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Dr. Klatt: Falls are the leading cause of death among seniors – how to prevent and what to do if a fall happens

photo of Dr. Klatt discussing falls as cause of death for seniors
Dr. Kimberly Klatt
By Dr. Kimberly Klatt | Point of View

For millions of older Americans, falls are a serious concern. In fact, more than 3 million seniors in the U.S. need emergency treatment as a result of a fall every year, and falls are the leading cause of injury-related deaths among seniors nationwide.

In Arizona, there were 1005 falls resulting in deaths for people 65 and older in 2021, according to the most recent CDC data available.

Nobody wants to experience a fall, of course. But especially for older adults, falls pose significant health risks. Fall-related injuries can range from broken bones and head injuries to the effects they can have on your long-term independence. And even though a single fall is by no means guaranteed to cause an injury, falling once can double your chances of falling again.

Preventing falls

The most immediate risk, of course, is that of a physical injury that can seriously affect your ability to maintain your independence. But even if you don’t experience a physical injury, a fall can affect you emotionally and mentally, and lead to an unfortunate cycle. Falling once can lead to a fear of falling again. This fear can make you withdraw from your regular, everyday activities. Less physical activity can make you weaker, which can make it easier to experience a fall again.

Research suggests several risk factors, in fact, that can contribute to the likelihood of suffering a fall. But there are some simple steps you can take to mitigate those risks:

  • Proper footwear with non-skid soles and avoiding stairs while just wearing socks can decrease your likelihood of falling.
  • Vision problems contribute to falls, too. So, it’s important to keep annual appointments with your eye doctor, and make sure your glasses or contacts prescriptions stay up to date. Also, if you wear bifocals or progressive lenses, keep in mind they can sometimes distort the distance of things like floors and stairs.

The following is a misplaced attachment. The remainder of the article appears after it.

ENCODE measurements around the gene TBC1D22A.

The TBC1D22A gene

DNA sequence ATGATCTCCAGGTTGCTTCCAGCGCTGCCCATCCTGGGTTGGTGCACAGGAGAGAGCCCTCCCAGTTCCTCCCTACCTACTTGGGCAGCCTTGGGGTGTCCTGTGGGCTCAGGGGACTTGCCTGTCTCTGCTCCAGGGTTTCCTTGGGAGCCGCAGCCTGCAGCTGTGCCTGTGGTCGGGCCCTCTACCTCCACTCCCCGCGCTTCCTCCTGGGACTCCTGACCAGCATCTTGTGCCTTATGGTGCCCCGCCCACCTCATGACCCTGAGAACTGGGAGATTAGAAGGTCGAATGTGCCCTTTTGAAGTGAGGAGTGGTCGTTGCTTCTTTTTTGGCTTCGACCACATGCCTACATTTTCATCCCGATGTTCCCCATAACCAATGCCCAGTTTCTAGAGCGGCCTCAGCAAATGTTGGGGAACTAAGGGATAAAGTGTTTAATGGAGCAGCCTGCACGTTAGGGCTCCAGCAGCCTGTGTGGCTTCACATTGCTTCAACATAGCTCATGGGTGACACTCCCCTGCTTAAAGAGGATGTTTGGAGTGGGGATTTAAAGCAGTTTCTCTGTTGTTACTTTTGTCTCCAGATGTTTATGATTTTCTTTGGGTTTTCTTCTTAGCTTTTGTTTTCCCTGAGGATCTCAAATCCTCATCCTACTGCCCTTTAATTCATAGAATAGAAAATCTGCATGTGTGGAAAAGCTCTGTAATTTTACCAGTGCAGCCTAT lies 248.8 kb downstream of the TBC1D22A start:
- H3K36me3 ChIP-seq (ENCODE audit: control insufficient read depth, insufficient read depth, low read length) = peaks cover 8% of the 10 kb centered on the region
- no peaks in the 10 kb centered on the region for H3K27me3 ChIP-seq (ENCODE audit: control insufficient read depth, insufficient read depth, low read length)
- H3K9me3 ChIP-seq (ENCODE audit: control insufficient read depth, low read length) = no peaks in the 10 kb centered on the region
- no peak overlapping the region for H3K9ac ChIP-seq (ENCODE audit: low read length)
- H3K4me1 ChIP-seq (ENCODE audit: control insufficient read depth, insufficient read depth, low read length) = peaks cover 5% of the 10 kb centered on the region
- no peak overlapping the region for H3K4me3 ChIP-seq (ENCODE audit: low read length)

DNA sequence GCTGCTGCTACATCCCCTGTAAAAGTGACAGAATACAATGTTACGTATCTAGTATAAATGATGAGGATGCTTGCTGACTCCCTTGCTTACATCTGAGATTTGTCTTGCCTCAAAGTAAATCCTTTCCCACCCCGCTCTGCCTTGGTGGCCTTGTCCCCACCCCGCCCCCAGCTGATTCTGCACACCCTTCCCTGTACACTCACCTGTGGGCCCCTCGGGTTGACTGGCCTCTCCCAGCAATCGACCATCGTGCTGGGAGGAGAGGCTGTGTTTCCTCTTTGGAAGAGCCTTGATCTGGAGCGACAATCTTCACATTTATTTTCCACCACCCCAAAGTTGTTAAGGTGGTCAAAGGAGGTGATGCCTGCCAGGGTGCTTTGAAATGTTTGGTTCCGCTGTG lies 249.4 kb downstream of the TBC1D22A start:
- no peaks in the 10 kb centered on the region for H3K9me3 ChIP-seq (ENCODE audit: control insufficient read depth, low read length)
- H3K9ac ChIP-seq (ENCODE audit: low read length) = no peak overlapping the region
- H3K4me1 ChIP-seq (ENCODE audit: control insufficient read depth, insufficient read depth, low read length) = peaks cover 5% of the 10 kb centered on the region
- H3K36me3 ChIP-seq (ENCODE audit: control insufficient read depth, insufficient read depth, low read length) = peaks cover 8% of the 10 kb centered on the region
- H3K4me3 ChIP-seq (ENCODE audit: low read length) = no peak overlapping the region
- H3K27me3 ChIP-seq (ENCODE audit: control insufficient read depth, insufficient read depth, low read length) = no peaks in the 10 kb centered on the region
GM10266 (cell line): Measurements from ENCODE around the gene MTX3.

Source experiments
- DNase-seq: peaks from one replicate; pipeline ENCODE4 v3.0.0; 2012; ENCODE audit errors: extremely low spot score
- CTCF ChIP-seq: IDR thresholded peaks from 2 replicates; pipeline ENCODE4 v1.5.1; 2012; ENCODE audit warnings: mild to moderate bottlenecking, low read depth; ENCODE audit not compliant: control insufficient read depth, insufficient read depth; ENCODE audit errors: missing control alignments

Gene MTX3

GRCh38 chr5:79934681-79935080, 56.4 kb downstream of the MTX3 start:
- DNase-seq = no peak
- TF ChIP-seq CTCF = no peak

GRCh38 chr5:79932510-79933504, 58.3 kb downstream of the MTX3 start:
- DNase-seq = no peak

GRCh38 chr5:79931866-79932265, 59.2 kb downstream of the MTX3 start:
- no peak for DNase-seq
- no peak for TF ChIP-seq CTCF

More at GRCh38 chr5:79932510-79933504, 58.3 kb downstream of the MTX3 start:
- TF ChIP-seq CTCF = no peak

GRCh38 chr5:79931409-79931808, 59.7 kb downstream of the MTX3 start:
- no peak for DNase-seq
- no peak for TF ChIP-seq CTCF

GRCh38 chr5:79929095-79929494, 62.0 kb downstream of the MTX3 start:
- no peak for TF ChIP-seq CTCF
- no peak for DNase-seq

• Certain medications, like sedatives, antidepressants and some common over-the-counter drugs, can affect your balance. Talk to your doctor if you take any medications that you’ve noticed make you feel dizzy or unsure on your feet.
  • Difficulty with walking or keeping your balance, along with general lower body weakness, can also increase the risk of falling. Use a cane or a walker if you need help walking and consider incorporating balance and strength training into your daily routine.

What to do if you fall

Unfortunately, preventing falls is like most matters related to our health. You can’t completely remove the risk, so it’s just as important to know the steps to take after you fall:

First, take deep breaths and try to relax.

Don’t get up before figuring out if you’re injured. If you are hurt and get up too quickly, there’s a danger of making an injury worse.

If you can, get up – safely – roll over onto your side and rest for a couple moments. This will give your blood pressure a chance to adjust. Slowly get to your hands and knees and crawl to a sturdy seat or chair. Rest your hands on the chair and rise to a kneeling position, with one knee raised and the other still on the floor. Only then should you attempt to slowly rise the rest of the way and sit in the chair.

If you can’t get up on your own, don’t push it. Call 911 and wait for help to arrive.

Editor’s note: Dr. Kimberly Klatt is a primary care physician with Optum – Arizona.

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